Moriah Films, the documentary-making arm of the Simon Wiesenthal Center, has bitten off another solid chunk of Israeli history in “The Prime Ministers,” a film based on the lively book of the same title by Yehuda Avner, who doubles as the chief narrator of the two-part production.
Cynicism about new Israeli-Palestinian peace efforts comes in a variety of flavors. There is the lazy cynicism of allegedly objective pundits: “Only a fool would believe that this could work.”
Three leaders were eligible for a Nobel Peace Prize 20 years ago for not bringing about a lasting peace. Today one wonders: Has the bar been lowered enough since then so that achieving negotiations alone — just the talking — is now an accomplishment worthy of the trophy?
Thirteen years ago, right at the beginning of the so-called second Palestinian Intifada, on Sept. 30, 2000, a reporter of a French TV station aired some 60 seconds of footage of the killing of a Palestinian boy.
At 9:45 on a recent Sunday morning, Gil Garcetti stepped into an alcove in the secondary dining room at Canter’s Deli.
Which experiences led former prime ministers Menachem Begin and Yitzhak Rabin — once considered hawks — to attempt to make peace with Israel’s Arab neighbors?
Over and over, American officials insist that President Obama has no new Israeli-Palestinian peace plan hidden in his pocket, ready to be whipped out during next week’s meetings with Israeli Prime Minister Benjamin Netanyahu and Palestinian Authority President Mahmoud Abbas.
About a year before Guy Ben-Simon was born, his parents attended the Tel Aviv rally where Yitzhak Rabin was assassinated. It was a night of shock and sadness, they recalled for him while he was growing up. They had called all of their friends, telling those who had not heard that the prime minister had been killed.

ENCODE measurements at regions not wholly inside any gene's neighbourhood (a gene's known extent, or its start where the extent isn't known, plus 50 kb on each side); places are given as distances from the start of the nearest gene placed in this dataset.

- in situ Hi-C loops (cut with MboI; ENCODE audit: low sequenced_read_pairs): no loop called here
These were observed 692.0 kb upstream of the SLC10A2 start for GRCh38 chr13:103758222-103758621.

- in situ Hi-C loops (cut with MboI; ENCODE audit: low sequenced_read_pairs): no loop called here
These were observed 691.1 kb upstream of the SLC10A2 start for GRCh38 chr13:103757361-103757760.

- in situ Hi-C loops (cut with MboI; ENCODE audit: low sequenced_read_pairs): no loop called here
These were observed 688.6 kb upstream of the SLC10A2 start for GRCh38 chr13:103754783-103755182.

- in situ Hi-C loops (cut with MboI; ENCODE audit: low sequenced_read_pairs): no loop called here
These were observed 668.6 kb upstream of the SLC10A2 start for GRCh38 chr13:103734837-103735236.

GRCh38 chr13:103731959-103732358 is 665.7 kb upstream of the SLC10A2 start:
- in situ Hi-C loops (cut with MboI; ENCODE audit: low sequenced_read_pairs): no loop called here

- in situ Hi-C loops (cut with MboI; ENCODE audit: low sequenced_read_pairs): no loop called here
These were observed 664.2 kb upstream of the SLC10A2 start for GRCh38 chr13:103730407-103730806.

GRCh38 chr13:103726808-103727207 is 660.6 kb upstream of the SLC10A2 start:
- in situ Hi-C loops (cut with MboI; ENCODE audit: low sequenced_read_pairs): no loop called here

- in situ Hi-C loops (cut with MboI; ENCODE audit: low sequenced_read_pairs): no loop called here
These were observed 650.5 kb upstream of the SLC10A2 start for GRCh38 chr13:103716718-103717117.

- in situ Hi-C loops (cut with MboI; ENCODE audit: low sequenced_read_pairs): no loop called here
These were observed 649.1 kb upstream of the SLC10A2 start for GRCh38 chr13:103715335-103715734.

Hagai Amir, a co-conspirator in the 1995 murder of Yitzhak Rabin, has said that in hindsight he would have helped to assassinate the late Israeli premier at an earlier date.
Israel cannot intervene in the Syrian uprising, but would likely accept refugees from that country, according to Knesset member Danny Yatom.
Tuesday June 5 marks the 45th anniversary of the Six-Day War, turning point in Israeli history that, in the popular recollection, brought the new nation a swift, almost painless, victory marked by brilliant Israeli strategy and planning.
Hagai Amir, the brother of the man who assassinated late Israeli Prime Minister Yitzhak Rabin in 1995, said he was proud of his own role in the murder plot after he was freed from prison on Friday.
Hagai Amir, the brother of Yitzhak Rabin's assassin Yigal Amir, is scheduled to be released from an Israeli prison after more than 16 years in solitary confinement.
An Israeli court has rejected a request by Yitzhak Rabin's assassin, Yigal Amir, to allow him to pray with a minyan.
At a ceremony marking the 16th anniversary of the assassination of Yitzhak Rabin, Israeli President Shimon Peres said most Israelis accept Rabin's stance on two states for two peoples.
A man who lost five family members in a 2001 suicide attack defaced a memorial to assassinated Israeli Prime Minister Yitzhak Rabin on Friday in an apparent protest against an impending Palestinian prisoner swap, police said.